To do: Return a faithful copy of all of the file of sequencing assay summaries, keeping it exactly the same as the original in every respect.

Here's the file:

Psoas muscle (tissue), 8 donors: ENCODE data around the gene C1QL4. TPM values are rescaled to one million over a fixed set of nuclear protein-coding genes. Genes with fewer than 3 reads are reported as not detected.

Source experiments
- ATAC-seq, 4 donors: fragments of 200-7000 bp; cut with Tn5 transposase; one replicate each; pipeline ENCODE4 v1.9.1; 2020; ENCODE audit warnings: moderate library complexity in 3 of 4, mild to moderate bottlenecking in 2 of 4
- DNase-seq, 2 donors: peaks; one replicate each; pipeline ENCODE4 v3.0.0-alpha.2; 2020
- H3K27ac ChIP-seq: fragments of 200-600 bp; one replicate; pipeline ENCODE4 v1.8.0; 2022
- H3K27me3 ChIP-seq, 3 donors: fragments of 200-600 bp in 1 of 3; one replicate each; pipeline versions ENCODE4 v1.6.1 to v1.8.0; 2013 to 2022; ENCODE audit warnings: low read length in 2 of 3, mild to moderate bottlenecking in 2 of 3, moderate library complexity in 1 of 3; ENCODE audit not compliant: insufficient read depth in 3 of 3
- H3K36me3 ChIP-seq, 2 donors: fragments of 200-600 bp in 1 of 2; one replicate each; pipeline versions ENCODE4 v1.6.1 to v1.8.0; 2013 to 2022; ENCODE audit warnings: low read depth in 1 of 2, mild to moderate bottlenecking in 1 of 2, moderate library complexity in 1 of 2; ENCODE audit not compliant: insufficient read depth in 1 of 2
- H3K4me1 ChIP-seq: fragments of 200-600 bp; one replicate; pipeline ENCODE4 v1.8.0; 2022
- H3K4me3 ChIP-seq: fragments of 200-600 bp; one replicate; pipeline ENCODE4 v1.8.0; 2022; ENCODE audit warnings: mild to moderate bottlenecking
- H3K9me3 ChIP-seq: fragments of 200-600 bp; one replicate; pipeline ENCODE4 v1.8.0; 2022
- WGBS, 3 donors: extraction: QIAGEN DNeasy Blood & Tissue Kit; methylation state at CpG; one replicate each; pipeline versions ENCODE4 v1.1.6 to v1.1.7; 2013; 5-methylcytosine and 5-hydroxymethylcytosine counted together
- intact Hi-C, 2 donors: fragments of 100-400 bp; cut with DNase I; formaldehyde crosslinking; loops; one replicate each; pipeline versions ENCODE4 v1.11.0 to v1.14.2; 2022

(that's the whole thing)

Psoas muscle (tissue), 8 donors: ENCODE data around the gene C1QL4. TPM values are rescaled to one million over a fixed set of nuclear protein-coding genes. Genes with fewer than 3 reads are reported as not detected.

Source experiments
- ATAC-seq, 4 donors: fragments of 200-7000 bp; cut with Tn5 transposase; one replicate each; pipeline ENCODE4 v1.9.1; 2020; ENCODE audit warnings: moderate library complexity in 3 of 4, mild to moderate bottlenecking in 2 of 4
- DNase-seq, 2 donors: peaks; one replicate each; pipeline ENCODE4 v3.0.0-alpha.2; 2020
- H3K27ac ChIP-seq: fragments of 200-600 bp; one replicate; pipeline ENCODE4 v1.8.0; 2022
- H3K27me3 ChIP-seq, 3 donors: fragments of 200-600 bp in 1 of 3; one replicate each; pipeline versions ENCODE4 v1.6.1 to v1.8.0; 2013 to 2022; ENCODE audit warnings: low read length in 2 of 3, mild to moderate bottlenecking in 2 of 3, moderate library complexity in 1 of 3; ENCODE audit not compliant: insufficient read depth in 3 of 3
- H3K36me3 ChIP-seq, 2 donors: fragments of 200-600 bp in 1 of 2; one replicate each; pipeline versions ENCODE4 v1.6.1 to v1.8.0; 2013 to 2022; ENCODE audit warnings: low read depth in 1 of 2, mild to moderate bottlenecking in 1 of 2, moderate library complexity in 1 of 2; ENCODE audit not compliant: insufficient read depth in 1 of 2
- H3K4me1 ChIP-seq: fragments of 200-600 bp; one replicate; pipeline ENCODE4 v1.8.0; 2022
- H3K4me3 ChIP-seq: fragments of 200-600 bp; one replicate; pipeline ENCODE4 v1.8.0; 2022; ENCODE audit warnings: mild to moderate bottlenecking
- H3K9me3 ChIP-seq: fragments of 200-600 bp; one replicate; pipeline ENCODE4 v1.8.0; 2022
- WGBS, 3 donors: extraction: QIAGEN DNeasy Blood & Tissue Kit; methylation state at CpG; one replicate each; pipeline versions ENCODE4 v1.1.6 to v1.1.7; 2013; 5-methylcytosine and 5-hydroxymethylcytosine counted together
- intact Hi-C, 2 donors: fragments of 100-400 bp; cut with DNase I; formaldehyde crosslinking; loops; one replicate each; pipeline versions ENCODE4 v1.11.0 to v1.14.2; 2022